The Republican coroners dissecting Mitt Romney's campaign will likely submit competing diagnoses for what ultimately did him in, but at this point many of them seem to agree that the GOP's refusal to court Hispanics is a top contender.
"If we don't do better with Hispanics we're going to be out of the White House forever," said Republican strategist Ana Navarro as the networks were projecting Romney's loss. This morning, the Wall Street Journal chided Romney for "failing to appeal more creatively to minority voters," and concluded that "The GOP needs to leave its anti-immigration absolutists behind."
Obama would have lost if the Hispanic vote had been split evenly (as opposed to 75-23 in Obama's favor), and that's going to be the case in every election going forward. As John Zogby notes, "the white percentage of the vote will only continue to decline with each new election."
In the wake of last night's loss, Republican Senator, Romney surrogate, and Hispanic person Marco Rubio proposed a vague idea:
"In the next Congress, I am committed to working on upward mobility policies that will ensure people who work hard and play by the rules can rise above the circumstances of their birth and leave their children better off," the Florida Republican continued.
"The conservative movement should have particular appeal to people in minority and immigrant communities who are trying to make it, and Republicans need to work harder than ever to communicate our beliefs to them. I look forward to working on these goals with my new and returning colleagues in Congress and hope the president will get behind our efforts."
Republicans actually did a pretty good job of communicating their beliefs. When offered Jon Huntsman, Gary Johnson, and Rick Perry–three small-government candidates who were also aware of the importance of Hispanic voters–Republicans instead nominated a candidate who thinks illegal immigrants should deport themselves.
This decision, notes Politico's Jonathan Martin, cost the GOP big time: "In 2004, George W. Bush won 44 percent of Hispanics. Four years later, John McCain, the author of an immigration reform bill, took 31 percent of Hispanics. And this year, Romney captured only 27 percent of Hispanics."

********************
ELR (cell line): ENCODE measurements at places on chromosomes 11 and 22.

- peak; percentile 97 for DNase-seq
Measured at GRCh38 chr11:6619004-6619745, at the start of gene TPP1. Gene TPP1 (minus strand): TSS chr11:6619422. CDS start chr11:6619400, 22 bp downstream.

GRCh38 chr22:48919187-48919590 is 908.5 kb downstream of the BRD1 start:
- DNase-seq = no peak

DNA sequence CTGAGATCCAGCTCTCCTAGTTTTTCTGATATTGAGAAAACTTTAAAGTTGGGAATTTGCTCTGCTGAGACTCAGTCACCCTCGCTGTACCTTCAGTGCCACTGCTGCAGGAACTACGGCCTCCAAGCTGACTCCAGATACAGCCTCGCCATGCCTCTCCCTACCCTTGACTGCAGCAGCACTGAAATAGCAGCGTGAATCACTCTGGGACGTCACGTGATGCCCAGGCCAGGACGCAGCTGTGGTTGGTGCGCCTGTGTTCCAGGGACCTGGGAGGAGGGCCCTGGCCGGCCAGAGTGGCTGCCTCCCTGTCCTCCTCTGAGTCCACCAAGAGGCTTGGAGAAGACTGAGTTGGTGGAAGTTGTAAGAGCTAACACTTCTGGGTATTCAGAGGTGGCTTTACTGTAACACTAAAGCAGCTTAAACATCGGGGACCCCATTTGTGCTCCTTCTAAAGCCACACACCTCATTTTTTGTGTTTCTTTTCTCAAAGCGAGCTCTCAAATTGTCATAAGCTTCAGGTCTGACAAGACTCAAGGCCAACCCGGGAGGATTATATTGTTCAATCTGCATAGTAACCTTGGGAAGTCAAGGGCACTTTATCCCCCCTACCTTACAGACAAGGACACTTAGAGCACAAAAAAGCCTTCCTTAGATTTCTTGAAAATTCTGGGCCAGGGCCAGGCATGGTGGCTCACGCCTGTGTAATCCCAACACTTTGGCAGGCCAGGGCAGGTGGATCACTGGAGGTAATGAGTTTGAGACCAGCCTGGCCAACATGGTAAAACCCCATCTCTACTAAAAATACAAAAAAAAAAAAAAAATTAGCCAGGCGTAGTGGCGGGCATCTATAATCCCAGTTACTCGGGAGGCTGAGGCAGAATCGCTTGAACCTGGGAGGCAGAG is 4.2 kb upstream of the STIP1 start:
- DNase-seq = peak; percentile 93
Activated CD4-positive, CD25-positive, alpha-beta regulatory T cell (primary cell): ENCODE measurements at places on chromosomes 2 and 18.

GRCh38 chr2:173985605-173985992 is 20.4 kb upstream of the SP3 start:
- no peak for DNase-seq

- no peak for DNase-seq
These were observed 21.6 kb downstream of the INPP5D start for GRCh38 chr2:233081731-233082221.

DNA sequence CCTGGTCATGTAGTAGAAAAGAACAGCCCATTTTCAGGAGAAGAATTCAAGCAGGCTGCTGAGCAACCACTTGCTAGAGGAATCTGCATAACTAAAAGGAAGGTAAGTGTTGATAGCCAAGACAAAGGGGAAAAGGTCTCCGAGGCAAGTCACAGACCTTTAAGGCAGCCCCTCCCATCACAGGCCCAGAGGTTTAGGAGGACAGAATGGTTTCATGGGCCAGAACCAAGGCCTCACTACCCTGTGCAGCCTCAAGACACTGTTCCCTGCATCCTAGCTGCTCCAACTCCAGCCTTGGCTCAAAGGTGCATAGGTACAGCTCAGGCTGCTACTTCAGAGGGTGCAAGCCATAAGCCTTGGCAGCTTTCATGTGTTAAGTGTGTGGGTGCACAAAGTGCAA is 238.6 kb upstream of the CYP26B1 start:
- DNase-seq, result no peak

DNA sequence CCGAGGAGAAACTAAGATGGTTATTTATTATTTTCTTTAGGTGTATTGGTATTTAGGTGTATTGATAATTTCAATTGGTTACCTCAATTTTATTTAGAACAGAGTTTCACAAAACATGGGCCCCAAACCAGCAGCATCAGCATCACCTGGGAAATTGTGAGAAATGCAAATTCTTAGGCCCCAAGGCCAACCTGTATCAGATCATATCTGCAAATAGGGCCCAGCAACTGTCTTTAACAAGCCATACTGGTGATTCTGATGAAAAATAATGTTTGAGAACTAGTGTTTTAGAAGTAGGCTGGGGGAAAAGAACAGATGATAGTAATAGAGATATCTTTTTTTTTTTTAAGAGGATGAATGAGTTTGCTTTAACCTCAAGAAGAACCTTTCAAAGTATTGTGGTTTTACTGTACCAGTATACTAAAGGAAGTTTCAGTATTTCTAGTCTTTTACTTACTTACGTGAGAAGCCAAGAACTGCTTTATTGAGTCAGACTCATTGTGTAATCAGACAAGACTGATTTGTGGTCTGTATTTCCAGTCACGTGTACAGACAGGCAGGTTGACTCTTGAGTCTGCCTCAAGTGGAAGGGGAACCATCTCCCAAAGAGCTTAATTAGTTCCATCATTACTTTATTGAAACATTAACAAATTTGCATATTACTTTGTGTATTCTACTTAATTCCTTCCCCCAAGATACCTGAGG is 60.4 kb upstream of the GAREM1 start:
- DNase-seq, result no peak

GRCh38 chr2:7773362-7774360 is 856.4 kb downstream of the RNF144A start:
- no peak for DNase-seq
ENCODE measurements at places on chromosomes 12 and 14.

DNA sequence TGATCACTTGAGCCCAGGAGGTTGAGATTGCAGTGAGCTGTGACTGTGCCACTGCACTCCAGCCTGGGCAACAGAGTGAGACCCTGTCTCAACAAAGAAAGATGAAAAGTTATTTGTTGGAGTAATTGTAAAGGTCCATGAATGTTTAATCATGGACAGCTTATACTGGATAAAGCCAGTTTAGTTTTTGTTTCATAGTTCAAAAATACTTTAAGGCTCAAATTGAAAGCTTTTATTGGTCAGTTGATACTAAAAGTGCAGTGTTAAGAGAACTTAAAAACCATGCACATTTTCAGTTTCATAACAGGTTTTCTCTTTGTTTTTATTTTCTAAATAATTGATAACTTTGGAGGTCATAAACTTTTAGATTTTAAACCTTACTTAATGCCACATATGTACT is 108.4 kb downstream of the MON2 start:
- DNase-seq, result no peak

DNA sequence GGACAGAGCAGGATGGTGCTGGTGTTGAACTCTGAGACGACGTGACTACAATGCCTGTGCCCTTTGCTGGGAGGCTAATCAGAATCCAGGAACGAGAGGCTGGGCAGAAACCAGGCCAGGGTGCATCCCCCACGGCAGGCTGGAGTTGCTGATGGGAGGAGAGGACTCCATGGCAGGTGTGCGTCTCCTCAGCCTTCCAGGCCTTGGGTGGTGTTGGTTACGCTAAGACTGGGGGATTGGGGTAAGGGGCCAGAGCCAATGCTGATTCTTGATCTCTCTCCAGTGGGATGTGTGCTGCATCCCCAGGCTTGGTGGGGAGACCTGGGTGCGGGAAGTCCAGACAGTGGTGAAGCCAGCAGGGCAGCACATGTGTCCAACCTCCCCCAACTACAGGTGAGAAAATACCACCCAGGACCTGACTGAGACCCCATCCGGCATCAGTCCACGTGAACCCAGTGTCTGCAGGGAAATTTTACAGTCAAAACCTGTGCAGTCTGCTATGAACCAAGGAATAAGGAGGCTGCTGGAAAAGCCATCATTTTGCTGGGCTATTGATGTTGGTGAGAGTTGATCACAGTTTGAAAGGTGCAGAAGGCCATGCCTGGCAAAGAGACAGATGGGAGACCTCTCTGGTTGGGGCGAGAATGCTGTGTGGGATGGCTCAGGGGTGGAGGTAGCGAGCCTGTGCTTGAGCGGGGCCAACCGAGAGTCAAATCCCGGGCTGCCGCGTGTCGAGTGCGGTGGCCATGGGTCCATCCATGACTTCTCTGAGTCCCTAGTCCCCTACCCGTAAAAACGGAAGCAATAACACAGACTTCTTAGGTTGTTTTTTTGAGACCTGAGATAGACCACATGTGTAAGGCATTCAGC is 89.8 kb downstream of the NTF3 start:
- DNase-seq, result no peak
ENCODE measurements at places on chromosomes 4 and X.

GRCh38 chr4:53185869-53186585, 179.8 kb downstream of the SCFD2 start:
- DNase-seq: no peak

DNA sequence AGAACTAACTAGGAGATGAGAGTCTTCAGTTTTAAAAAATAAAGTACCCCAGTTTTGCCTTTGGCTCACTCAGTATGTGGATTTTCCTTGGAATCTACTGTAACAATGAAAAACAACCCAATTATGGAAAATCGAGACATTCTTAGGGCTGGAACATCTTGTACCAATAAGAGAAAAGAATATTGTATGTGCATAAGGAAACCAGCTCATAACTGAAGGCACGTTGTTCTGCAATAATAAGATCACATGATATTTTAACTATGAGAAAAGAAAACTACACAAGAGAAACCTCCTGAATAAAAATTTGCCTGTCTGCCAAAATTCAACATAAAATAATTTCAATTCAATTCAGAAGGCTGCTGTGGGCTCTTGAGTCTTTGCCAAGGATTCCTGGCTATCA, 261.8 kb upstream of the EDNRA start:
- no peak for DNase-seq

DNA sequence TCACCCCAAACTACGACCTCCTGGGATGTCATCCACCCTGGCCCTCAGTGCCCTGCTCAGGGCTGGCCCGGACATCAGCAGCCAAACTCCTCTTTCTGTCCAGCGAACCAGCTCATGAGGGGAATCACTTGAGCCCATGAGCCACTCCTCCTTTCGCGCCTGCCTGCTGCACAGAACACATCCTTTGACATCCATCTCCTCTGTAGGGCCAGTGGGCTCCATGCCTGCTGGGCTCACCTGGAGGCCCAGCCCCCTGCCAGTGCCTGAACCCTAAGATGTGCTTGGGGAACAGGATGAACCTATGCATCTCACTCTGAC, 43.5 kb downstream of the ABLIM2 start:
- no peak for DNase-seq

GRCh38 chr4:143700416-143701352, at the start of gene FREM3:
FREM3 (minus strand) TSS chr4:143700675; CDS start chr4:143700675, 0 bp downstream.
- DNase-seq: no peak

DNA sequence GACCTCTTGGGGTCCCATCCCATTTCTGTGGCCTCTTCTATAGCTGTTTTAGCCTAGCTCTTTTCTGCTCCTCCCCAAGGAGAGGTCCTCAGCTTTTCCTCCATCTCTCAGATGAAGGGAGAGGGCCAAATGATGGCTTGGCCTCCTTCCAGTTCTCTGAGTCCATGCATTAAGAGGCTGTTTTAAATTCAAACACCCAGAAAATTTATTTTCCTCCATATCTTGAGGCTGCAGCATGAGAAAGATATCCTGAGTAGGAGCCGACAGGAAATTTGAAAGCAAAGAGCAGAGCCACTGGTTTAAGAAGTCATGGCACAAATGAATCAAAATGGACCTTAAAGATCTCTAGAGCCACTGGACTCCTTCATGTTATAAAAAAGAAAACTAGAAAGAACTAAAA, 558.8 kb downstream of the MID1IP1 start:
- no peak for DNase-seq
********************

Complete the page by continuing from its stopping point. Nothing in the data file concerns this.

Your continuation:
What I suspect Rubio and like-minded Republicans are actually saying–especially when they talk about creating an environment where people "can rise above the circumstances of their birth"–is that the GOP needs to change its policies, rather than do a better job of selling the ones it has. Writing at National Review Online, Heather Mac Donald simultaneously argues that Hispanics won't take the GOP as it is, and that the changes required aren't worth it:
It is not immigration policy that creates the strong bond between Hispanics and the Democratic party, but the core Democratic principles of a more generous safety net, strong government intervention in the economy, and progressive taxation.
A March 2011 poll by Moore Information found that Republican economic policies were a stronger turn-off for Hispanic voters in California than Republican positions on illegal immigration. Twenty-nine percent of Hispanic voters were suspicious of the Republican party on class-warfare grounds — "it favors only the rich;" "Republicans are selfish and out for themselves;" "Republicans don't represent the average person"– compared with 7 percent who objected to Republican immigration stances.
[A] strong reason for that support for big government is that so many Hispanics use government programs. U.S.-born Hispanic households in California use welfare programs at twice the rate of native-born non-Hispanic households. And that is because nearly one-quarter of all Hispanics are poor in California, compared to a little over one-tenth of non-Hispanics. Nearly seven in ten poor children in the state are Hispanic, and one in three Hispanic children are poor, compared to less than one in six non-Hispanic children. One can see that disparity in classrooms across the state, which are chock full of social workers and teachers' aides trying to boost Hispanic educational performance.
In light of what it would cost the GOP to court the Hispanic vote, Mac Donald concludes that "a Republican party that purports to stand for small government and free markets faces an uncertain future." To which the obvious reply is: The Hispanic vote is growing whether Republicans embrace it or not. With its relevance (and down the road, existence) at stake, the GOP should probably find a way to sell small government and free markets to people who could–judging by Mac Donald's own observations–benefit from both.